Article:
I am considering the old potato in the vegetable rack who, in spite of being long past it’s eat-by or anything useful date, still sprouts and puts out ridiculously hopeful white and green shoots according to the life force that is still in it. I am not an old potato but it must be said that I am possibly (think Jean Brodie here) “past my prime.” This is fine by me. My prime would have been useless to me anyway, even if I hadn’t got M.E. which scuppers all possible plans. I would have gone on bicyle rides and proper camping holidays (I don’t mean Eurocamp) with my kids is all. I would have written more and/or earned a bit more money is all but whether the world would have been a substantially better place as a consequence is unverifiable. I never knew what I was really for in any case. The schools I attended – at least eleven, but I have lost count – mostly looked at me as though I were a peculiar variety of potato that was best not cultivated, and this, with absence of “proper” career, has left me free to be more or less concentratedly myself for most of my life. It might have helped if I had been able to identify what that was earlier on, but in the grand scheme of things this also doesn’t matter. I am, as I've said before, a very late developer.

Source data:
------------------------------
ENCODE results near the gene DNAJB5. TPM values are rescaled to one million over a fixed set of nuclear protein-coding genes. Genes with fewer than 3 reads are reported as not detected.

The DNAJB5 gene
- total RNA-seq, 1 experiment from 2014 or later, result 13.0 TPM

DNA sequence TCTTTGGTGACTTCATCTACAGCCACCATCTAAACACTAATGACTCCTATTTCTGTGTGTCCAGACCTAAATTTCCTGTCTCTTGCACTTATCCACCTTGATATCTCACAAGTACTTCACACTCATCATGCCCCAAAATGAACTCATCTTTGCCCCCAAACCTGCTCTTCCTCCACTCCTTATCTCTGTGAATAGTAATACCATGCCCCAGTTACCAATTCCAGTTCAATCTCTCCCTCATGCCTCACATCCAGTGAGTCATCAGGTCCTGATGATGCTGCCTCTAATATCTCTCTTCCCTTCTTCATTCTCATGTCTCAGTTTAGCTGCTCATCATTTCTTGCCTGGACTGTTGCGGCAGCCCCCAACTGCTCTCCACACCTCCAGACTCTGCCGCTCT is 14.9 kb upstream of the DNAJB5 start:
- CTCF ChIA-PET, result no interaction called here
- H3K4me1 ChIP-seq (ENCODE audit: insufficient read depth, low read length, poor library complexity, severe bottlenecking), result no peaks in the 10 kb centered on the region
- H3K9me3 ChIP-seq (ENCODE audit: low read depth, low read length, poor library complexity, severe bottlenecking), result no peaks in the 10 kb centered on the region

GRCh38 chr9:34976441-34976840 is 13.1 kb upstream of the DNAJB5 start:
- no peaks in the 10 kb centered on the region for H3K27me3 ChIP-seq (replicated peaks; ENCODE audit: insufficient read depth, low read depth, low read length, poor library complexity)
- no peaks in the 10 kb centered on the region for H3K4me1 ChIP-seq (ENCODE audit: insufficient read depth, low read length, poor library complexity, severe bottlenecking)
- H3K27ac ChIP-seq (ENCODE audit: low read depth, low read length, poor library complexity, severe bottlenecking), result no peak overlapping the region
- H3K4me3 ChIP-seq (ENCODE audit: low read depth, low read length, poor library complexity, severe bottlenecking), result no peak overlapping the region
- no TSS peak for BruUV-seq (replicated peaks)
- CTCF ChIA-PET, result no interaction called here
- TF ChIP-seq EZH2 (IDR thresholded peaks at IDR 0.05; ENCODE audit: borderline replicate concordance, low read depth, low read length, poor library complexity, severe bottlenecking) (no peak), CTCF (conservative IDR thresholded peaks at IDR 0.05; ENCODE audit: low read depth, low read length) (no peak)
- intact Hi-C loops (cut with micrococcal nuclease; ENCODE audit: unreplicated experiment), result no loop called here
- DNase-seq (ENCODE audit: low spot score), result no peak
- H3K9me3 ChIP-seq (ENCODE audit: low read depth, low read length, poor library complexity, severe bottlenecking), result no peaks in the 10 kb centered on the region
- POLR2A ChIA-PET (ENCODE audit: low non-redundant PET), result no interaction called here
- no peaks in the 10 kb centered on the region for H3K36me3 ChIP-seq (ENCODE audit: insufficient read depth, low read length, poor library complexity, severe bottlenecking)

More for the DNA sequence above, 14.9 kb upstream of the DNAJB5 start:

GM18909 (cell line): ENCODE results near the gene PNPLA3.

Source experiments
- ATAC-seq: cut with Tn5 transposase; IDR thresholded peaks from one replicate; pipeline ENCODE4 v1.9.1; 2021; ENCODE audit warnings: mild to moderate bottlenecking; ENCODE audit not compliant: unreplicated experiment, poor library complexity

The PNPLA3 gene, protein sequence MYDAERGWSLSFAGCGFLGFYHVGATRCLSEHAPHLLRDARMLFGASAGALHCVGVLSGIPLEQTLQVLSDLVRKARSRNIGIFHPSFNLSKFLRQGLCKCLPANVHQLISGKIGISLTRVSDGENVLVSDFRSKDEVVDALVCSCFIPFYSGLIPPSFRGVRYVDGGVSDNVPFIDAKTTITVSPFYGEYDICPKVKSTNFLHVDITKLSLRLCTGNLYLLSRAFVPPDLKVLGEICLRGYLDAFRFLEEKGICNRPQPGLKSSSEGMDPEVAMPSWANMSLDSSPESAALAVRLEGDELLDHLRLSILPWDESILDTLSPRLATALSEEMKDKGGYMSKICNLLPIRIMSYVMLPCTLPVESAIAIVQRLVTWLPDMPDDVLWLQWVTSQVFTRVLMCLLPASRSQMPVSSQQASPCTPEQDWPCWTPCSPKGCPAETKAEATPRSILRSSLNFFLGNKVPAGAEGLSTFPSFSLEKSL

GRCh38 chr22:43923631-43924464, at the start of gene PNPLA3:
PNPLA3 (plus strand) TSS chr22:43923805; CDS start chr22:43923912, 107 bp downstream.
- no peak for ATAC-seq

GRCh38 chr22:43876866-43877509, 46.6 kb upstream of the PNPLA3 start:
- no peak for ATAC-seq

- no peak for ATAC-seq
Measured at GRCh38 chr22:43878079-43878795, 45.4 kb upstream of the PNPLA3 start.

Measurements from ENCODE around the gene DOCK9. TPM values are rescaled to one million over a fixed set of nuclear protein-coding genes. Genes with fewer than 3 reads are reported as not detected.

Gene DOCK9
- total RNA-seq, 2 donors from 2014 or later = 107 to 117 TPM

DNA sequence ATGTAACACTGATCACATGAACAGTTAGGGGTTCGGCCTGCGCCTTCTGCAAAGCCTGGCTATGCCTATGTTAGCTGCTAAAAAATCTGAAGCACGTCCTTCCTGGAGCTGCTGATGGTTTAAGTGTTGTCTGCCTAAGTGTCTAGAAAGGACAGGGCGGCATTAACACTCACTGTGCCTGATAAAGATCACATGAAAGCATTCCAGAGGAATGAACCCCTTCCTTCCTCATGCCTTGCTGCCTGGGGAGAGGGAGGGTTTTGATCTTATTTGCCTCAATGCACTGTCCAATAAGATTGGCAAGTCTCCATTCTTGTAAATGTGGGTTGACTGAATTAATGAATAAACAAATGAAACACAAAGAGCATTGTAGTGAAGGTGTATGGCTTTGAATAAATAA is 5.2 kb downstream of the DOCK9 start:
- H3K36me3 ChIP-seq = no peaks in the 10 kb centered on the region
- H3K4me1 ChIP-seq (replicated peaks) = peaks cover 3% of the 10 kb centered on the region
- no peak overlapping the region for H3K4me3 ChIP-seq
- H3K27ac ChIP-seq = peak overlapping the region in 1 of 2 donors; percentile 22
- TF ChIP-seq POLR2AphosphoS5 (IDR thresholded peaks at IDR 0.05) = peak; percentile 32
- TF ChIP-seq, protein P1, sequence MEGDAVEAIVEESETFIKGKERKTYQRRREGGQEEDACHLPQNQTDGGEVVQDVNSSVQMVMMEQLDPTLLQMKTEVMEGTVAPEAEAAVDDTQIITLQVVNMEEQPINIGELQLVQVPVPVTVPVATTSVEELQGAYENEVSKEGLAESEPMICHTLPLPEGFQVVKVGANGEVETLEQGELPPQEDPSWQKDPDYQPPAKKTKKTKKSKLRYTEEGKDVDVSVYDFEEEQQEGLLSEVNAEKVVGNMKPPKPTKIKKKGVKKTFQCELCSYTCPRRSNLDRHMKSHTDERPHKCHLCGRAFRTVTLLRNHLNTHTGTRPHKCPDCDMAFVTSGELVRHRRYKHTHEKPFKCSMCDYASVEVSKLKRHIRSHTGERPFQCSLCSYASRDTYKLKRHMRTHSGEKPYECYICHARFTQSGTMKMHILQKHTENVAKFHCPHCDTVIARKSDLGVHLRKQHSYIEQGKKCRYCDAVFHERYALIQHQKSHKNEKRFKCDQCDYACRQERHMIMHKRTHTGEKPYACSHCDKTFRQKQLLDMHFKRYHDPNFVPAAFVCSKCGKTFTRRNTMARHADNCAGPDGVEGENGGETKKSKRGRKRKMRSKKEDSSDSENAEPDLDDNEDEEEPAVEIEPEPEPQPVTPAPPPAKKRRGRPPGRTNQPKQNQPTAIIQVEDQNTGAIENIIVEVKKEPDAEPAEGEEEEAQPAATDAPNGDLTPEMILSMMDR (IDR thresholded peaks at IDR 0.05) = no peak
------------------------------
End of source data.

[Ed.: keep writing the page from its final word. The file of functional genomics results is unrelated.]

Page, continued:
Still, it’s time to get a bit of a move-on now. As filling up cheap notebooks with blue- ballpoint words does seem to be my metier I am concerned about how little of this I have managed to do in my gap year which has already gone past the half-way point. In September I will again be focussed on others’ creative potential and development and pleased to be so – the more pleased, however, if my own work is on some kind of a roll. Basically, I am stuck at the moment because I can’t decide whether to focus on poetry or prose-writing and am beyond the point where it is ok just to fill up notebooks and see what happens. I really need a proper task. The only one who can give it to me is me and I am blocked by, strangely, a sense of having too much (rather than nothing or too little) to say and how to choose and find a form for all or some of it. I suspect that even Natalie Goldberg, who has been so helpful to many writers, especially those who are just starting out, suffered at some point from this kind of thing. She could write beautifully, especially (imho) in Wild Mind, about the writing process, but when it came to writing her own stuff she petered out and some of it was bad and almost embarrassing to read. It was as though she never really found her sense of direction outside of writing about writing and perhaps that was what she was really for. My case is different: I’m not famous as she was so don’t have that pressure and I have a sense that once I’ve settled on form and task I’ll be able to take hold. Meanwhile, back to the notebook, it’s the only way in and out. Physician heal thyself.